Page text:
Despite the rainy weather last Saturday, Phillies Bridge Farm held a day full of fun activities and tasty food to kick off the start of autumn.
Phillies Bridge Farm is located five miles out of New Paltz off of Route 208. It is a working farm that promotes organic and sustainable agriculture.
On Oct. 3, the farm held a harvest party and barn dance for the community.
“We want people to be able to come in and see what we do here,” Susan Loxely-Friedle, farm secretary said. “We want them to understand our mission and what community-supported agriculture is all about.”
This is the first year the celebration included a barn dance. The new farmer at Phillies Bridge, Anna Elbon, is a fiddler player and was willing to play at this event to provide festive music and dancing.
Students and families attended the free event; children happily played with the farm’s goats and chickens and participated in races while the adults enjoyed the fall themed activities.
Under the pavilion people browsed through the silent auction of wines, paintings, farm fresh fruit and jellies made from the farm’s produce and more.
There was a tasty dip contest, where for a dollar, anyone could try six food dips and judge which was the best. According to Loxely-Friedle, farm shareholders made the dips with farm produce, hoping theirs would be chosen as the best for a prize.
Members of the community gravitated towards the food, which was all made with ingredients from the farm. People noshed on stone soup, kale biscuits, wraps, apples and other fresh foods.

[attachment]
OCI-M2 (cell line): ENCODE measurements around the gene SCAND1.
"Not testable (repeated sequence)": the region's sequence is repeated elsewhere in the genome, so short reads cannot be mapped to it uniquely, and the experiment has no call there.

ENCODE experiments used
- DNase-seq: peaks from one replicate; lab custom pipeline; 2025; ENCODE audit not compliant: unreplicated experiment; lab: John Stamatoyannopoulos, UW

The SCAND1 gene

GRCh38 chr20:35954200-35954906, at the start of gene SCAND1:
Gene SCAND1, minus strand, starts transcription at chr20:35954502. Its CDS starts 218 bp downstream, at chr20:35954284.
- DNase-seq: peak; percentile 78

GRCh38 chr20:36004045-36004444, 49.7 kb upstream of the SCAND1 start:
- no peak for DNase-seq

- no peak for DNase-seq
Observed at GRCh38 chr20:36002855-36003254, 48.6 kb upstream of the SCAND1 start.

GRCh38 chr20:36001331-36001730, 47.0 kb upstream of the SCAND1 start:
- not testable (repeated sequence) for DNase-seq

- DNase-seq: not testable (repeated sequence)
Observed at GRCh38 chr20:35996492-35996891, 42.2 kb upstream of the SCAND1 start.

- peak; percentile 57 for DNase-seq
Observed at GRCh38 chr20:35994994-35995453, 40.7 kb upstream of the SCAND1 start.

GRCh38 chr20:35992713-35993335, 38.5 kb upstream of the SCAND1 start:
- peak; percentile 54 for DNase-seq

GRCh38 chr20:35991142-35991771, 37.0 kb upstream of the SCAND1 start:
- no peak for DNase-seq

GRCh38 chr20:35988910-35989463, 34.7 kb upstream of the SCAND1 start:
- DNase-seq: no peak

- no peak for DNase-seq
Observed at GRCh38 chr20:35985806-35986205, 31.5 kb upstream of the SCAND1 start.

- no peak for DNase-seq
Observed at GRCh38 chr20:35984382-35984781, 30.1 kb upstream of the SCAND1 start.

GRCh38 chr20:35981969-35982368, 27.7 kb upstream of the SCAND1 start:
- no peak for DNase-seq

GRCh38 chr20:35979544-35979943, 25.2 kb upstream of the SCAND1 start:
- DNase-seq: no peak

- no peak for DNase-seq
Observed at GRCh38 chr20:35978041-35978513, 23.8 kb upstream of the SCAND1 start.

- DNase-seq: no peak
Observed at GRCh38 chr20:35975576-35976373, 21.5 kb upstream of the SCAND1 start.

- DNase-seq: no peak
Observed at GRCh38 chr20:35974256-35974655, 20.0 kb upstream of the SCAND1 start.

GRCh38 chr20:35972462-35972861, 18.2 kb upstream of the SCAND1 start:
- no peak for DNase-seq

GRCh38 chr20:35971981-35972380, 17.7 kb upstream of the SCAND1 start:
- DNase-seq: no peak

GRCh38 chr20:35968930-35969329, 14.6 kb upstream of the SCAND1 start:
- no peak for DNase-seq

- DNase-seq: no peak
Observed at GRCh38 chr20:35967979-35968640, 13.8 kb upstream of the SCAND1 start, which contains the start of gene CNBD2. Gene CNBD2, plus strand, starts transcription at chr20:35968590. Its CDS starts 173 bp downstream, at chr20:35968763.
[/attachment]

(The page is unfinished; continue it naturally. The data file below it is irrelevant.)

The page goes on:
“I would never have thought to make half of these dishes and they are all delicious,” said second-year communication disorders major Mckenzie McNeill. “The recipes are so unique and I will definitely be trying some of them on my own.”
Phillies Bridge Farm also sells an array of homemade dilly beans, jellies and pickles that people were able to sample at the Harvest Party free of charge.
“It is cool to see all this food that could be made from farm products,” said Morgan Malecki, fourth-year digital media production major.
In celebration of the fall season, hard cider and apple cider were present at the festival.
Using an old fashioned apple press, workers on the farm gave a demonstration on how to make fresh apple cider. Children were able to turn the crank and watch as the apples turned to pulp and into the cider they enjoyed.
“I always love seeing how things were done before modern technology, it is a reminder that we can get along just fine without industrial agriculture,” McNeill said.
Although there was a dreary overcast, everyone was happily chatting and enjoying the farm festivities. Malecki said it was nice to see how community-oriented everyone was at the event.
“I love attending events like this for a different experience,” McNeill said. “Festivals like this are fun to attend and educational.”